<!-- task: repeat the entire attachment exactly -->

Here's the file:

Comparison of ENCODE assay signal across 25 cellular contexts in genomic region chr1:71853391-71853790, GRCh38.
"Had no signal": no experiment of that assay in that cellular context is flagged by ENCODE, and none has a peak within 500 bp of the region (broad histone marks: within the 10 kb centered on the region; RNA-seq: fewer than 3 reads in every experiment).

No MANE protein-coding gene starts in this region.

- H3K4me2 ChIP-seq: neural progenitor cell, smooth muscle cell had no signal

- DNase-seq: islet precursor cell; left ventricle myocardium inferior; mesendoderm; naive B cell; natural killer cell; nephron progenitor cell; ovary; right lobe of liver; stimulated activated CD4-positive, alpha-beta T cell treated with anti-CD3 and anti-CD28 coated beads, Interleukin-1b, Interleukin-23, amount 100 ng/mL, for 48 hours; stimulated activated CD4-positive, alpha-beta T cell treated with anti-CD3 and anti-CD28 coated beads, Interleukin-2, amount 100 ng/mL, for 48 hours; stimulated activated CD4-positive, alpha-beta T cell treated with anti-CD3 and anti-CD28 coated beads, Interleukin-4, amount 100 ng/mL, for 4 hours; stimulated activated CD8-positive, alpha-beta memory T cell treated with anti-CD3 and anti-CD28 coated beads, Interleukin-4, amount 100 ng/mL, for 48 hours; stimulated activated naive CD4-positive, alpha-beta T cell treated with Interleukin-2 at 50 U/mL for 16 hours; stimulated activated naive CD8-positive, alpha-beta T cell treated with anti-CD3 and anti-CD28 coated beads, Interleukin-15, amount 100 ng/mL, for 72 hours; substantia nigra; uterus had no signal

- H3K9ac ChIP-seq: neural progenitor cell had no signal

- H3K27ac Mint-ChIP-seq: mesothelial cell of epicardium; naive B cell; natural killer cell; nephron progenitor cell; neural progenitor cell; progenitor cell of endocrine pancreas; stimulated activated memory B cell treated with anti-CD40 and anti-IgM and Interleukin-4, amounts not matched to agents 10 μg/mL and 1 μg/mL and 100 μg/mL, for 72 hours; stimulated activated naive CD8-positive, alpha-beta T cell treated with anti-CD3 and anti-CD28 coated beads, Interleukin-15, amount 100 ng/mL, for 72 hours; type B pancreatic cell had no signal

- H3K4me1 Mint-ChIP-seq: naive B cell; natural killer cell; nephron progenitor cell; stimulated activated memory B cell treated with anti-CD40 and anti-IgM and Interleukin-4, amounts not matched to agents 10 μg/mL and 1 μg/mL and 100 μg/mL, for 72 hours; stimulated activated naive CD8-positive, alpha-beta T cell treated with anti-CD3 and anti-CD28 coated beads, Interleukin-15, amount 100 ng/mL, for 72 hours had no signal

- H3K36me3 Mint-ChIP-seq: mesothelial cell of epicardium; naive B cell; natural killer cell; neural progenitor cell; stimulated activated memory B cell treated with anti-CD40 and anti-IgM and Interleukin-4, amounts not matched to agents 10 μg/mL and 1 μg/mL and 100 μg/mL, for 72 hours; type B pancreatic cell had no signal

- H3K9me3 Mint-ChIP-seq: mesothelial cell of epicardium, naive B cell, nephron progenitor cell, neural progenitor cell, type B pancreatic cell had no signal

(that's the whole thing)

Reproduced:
Comparison of ENCODE assay signal across 25 cellular contexts in genomic region chr1:71853391-71853790, GRCh38.
"Had no signal": no experiment of that assay in that cellular context is flagged by ENCODE, and none has a peak within 500 bp of the region (broad histone marks: within the 10 kb centered on the region; RNA-seq: fewer than 3 reads in every experiment).

No MANE protein-coding gene starts in this region.

- H3K4me2 ChIP-seq: neural progenitor cell, smooth muscle cell had no signal

- DNase-seq: islet precursor cell; left ventricle myocardium inferior; mesendoderm; naive B cell; natural killer cell; nephron progenitor cell; ovary; right lobe of liver; stimulated activated CD4-positive, alpha-beta T cell treated with anti-CD3 and anti-CD28 coated beads, Interleukin-1b, Interleukin-23, amount 100 ng/mL, for 48 hours; stimulated activated CD4-positive, alpha-beta T cell treated with anti-CD3 and anti-CD28 coated beads, Interleukin-2, amount 100 ng/mL, for 48 hours; stimulated activated CD4-positive, alpha-beta T cell treated with anti-CD3 and anti-CD28 coated beads, Interleukin-4, amount 100 ng/mL, for 4 hours; stimulated activated CD8-positive, alpha-beta memory T cell treated with anti-CD3 and anti-CD28 coated beads, Interleukin-4, amount 100 ng/mL, for 48 hours; stimulated activated naive CD4-positive, alpha-beta T cell treated with Interleukin-2 at 50 U/mL for 16 hours; stimulated activated naive CD8-positive, alpha-beta T cell treated with anti-CD3 and anti-CD28 coated beads, Interleukin-15, amount 100 ng/mL, for 72 hours; substantia nigra; uterus had no signal

- H3K9ac ChIP-seq: neural progenitor cell had no signal

- H3K27ac Mint-ChIP-seq: mesothelial cell of epicardium; naive B cell; natural killer cell; nephron progenitor cell; neural progenitor cell; progenitor cell of endocrine pancreas; stimulated activated memory B cell treated with anti-CD40 and anti-IgM and Interleukin-4, amounts not matched to agents 10 μg/mL and 1 μg/mL and 100 μg/mL, for 72 hours; stimulated activated naive CD8-positive, alpha-beta T cell treated with anti-CD3 and anti-CD28 coated beads, Interleukin-15, amount 100 ng/mL, for 72 hours; type B pancreatic cell had no signal

- H3K4me1 Mint-ChIP-seq: naive B cell; natural killer cell; nephron progenitor cell; stimulated activated memory B cell treated with anti-CD40 and anti-IgM and Interleukin-4, amounts not matched to agents 10 μg/mL and 1 μg/mL and 100 μg/mL, for 72 hours; stimulated activated naive CD8-positive, alpha-beta T cell treated with anti-CD3 and anti-CD28 coated beads, Interleukin-15, amount 100 ng/mL, for 72 hours had no signal

- H3K36me3 Mint-ChIP-seq: mesothelial cell of epicardium; naive B cell; natural killer cell; neural progenitor cell; stimulated activated memory B cell treated with anti-CD40 and anti-IgM and Interleukin-4, amounts not matched to agents 10 μg/mL and 1 μg/mL and 100 μg/mL, for 72 hours; type B pancreatic cell had no signal

- H3K9me3 Mint-ChIP-seq: mesothelial cell of epicardium, naive B cell, nephron progenitor cell, neural progenitor cell, type B pancreatic cell had no signal